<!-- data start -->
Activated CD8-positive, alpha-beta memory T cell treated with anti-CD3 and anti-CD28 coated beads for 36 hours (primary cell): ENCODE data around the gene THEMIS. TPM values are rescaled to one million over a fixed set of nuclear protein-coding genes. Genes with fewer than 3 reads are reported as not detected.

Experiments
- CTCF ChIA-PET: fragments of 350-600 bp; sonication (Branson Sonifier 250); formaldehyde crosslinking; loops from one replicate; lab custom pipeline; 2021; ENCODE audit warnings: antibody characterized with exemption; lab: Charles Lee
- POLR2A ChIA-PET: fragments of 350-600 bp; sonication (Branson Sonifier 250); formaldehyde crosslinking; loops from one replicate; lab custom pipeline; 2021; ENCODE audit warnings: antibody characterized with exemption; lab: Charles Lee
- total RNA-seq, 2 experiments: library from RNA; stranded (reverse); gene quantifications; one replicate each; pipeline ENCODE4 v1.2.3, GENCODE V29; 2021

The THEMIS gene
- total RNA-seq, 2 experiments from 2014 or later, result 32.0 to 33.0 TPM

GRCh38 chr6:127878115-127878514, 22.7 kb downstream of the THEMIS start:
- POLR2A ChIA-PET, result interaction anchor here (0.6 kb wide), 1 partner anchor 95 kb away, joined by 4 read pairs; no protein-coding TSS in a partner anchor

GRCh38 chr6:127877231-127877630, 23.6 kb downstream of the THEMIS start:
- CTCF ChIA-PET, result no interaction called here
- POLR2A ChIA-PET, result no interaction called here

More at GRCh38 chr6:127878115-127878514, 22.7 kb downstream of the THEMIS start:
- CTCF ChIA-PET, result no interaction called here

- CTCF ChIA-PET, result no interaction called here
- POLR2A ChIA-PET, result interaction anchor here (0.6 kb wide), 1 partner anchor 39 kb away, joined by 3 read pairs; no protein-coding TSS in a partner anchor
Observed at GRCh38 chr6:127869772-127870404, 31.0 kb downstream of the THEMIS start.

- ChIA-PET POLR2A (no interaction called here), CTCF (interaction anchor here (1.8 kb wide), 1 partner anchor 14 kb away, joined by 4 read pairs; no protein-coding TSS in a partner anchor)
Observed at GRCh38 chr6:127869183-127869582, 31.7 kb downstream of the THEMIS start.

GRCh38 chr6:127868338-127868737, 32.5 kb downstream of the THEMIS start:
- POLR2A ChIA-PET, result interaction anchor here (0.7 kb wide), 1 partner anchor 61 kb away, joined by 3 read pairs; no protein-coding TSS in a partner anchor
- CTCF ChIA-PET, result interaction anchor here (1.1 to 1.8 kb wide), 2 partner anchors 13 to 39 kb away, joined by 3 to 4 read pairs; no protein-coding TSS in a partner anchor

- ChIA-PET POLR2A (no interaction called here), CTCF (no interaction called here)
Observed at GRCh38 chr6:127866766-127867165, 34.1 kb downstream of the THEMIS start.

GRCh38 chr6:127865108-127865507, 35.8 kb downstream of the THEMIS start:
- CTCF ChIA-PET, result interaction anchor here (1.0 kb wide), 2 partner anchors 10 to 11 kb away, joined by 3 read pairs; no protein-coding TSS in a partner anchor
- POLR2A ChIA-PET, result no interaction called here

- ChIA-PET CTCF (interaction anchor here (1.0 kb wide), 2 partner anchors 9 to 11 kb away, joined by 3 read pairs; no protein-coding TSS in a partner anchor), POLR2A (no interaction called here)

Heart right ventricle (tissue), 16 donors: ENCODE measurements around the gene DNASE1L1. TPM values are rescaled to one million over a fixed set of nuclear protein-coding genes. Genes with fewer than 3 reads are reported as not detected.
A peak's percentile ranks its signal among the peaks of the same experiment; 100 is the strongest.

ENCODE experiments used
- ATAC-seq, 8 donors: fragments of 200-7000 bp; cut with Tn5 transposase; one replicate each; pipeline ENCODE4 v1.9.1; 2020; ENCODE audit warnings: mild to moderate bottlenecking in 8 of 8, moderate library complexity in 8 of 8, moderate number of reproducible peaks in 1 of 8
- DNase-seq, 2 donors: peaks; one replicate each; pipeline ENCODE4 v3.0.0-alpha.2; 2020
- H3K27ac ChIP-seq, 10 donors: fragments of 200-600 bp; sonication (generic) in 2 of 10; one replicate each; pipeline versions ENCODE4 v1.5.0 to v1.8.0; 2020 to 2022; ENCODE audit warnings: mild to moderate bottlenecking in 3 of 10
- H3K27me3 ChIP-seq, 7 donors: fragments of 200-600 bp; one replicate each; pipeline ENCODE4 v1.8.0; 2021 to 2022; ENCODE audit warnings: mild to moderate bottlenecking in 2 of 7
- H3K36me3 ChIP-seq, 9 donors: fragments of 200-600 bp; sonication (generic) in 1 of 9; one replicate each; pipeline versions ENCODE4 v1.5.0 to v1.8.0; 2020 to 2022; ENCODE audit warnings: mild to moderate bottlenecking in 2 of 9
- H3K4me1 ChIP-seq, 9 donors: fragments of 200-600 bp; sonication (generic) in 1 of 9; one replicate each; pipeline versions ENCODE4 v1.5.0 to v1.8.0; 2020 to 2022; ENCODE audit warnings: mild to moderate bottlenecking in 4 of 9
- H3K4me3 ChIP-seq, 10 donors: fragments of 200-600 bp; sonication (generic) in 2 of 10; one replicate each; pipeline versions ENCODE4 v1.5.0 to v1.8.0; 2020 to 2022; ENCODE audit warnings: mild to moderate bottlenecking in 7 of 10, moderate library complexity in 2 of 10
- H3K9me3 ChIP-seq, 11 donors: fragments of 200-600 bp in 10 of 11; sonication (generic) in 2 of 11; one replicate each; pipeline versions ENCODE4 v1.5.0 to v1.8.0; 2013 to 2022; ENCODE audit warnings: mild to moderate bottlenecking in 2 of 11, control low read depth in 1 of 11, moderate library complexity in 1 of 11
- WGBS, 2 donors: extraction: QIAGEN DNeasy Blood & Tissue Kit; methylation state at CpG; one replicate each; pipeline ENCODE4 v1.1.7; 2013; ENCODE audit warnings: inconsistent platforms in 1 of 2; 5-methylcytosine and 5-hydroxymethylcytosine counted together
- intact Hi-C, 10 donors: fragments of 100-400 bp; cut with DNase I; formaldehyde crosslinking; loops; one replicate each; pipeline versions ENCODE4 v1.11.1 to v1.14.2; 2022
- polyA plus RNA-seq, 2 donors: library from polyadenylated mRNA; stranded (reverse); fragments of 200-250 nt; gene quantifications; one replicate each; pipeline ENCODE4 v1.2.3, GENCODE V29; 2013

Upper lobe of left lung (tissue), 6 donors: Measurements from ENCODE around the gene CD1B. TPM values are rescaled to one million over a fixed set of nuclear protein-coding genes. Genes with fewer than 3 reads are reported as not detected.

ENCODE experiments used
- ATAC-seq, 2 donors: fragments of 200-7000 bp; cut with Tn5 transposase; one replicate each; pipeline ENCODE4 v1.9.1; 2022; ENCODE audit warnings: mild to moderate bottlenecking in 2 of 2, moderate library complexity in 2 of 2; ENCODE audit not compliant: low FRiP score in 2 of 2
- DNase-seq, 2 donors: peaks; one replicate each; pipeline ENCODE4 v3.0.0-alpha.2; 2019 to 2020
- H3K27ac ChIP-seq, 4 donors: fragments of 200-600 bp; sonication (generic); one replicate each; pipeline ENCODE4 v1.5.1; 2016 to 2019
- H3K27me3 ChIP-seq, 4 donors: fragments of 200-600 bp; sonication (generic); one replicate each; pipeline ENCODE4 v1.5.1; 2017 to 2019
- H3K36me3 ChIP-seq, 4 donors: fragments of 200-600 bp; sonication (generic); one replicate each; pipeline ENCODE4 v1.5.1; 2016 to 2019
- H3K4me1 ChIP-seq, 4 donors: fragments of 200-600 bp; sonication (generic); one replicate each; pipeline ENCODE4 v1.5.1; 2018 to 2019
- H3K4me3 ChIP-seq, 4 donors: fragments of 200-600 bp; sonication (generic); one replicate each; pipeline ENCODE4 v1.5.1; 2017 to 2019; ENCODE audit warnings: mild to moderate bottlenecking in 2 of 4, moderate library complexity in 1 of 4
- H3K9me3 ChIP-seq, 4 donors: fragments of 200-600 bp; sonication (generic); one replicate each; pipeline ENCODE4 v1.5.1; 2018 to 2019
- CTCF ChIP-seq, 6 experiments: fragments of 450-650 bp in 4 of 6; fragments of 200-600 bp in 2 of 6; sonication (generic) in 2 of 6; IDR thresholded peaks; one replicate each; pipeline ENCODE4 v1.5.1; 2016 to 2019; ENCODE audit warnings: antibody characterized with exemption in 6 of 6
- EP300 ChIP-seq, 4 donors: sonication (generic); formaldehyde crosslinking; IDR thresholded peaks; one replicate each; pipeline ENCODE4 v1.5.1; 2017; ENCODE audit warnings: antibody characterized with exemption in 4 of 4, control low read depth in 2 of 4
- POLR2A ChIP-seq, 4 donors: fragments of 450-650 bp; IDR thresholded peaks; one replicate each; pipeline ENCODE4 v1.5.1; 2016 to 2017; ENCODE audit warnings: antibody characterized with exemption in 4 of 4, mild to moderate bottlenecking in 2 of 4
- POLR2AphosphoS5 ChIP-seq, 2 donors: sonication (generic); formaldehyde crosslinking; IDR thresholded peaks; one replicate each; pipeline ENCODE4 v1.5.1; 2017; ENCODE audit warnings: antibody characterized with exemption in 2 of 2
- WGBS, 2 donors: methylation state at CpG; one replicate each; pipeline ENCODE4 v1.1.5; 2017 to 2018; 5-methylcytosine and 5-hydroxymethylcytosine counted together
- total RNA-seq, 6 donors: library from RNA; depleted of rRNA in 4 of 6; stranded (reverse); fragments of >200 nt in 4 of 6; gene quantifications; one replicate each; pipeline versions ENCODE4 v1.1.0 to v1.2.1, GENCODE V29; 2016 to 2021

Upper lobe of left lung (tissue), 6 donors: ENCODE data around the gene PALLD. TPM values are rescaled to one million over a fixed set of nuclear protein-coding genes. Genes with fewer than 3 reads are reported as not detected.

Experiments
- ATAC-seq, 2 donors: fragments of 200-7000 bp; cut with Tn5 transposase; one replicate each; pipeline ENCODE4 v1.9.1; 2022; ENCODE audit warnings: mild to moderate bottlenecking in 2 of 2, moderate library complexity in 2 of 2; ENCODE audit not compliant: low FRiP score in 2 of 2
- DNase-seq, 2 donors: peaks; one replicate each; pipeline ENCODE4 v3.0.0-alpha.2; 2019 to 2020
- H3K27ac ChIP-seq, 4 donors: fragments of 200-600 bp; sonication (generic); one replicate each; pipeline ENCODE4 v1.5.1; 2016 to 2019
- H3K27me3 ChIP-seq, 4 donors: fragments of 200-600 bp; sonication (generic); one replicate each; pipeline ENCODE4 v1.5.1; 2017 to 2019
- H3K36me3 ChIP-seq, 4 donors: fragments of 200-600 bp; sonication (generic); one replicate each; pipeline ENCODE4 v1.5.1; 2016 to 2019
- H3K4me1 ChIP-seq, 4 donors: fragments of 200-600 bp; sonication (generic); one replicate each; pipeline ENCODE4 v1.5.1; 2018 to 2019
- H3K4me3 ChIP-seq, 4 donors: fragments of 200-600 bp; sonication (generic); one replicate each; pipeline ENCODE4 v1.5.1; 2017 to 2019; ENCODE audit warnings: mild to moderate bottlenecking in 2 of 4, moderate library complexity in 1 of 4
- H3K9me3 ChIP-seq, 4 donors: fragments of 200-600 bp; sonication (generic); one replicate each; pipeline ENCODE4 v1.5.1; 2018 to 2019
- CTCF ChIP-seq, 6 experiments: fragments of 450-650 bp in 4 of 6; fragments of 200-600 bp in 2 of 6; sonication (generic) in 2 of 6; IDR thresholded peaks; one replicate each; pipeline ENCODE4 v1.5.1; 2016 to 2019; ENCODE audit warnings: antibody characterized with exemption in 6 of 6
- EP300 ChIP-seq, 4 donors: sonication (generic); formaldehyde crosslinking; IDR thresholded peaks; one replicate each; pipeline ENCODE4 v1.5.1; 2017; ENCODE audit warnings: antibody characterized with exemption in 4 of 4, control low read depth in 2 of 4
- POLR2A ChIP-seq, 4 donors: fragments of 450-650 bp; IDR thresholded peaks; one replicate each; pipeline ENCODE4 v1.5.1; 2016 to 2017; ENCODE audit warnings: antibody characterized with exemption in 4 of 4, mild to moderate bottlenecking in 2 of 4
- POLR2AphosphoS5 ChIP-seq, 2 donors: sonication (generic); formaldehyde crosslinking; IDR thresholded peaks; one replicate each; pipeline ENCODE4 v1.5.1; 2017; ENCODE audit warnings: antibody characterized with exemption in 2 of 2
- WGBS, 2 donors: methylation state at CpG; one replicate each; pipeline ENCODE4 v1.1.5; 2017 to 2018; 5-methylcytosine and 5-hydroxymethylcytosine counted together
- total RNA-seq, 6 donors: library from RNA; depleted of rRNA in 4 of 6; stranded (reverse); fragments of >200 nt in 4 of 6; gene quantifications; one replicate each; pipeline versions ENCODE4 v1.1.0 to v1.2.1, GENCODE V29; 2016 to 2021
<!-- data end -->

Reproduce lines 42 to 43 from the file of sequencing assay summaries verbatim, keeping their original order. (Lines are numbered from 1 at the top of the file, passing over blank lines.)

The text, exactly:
- polyA plus RNA-seq, 2 donors: library from polyadenylated mRNA; stranded (reverse); fragments of 200-250 nt; gene quantifications; one replicate each; pipeline ENCODE4 v1.2.3, GENCODE V29; 2013

Upper lobe of left lung (tissue), 6 donors: Measurements from ENCODE around the gene CD1B. TPM values are rescaled to one million over a fixed set of nuclear protein-coding genes. Genes with fewer than 3 reads are reported as not detected.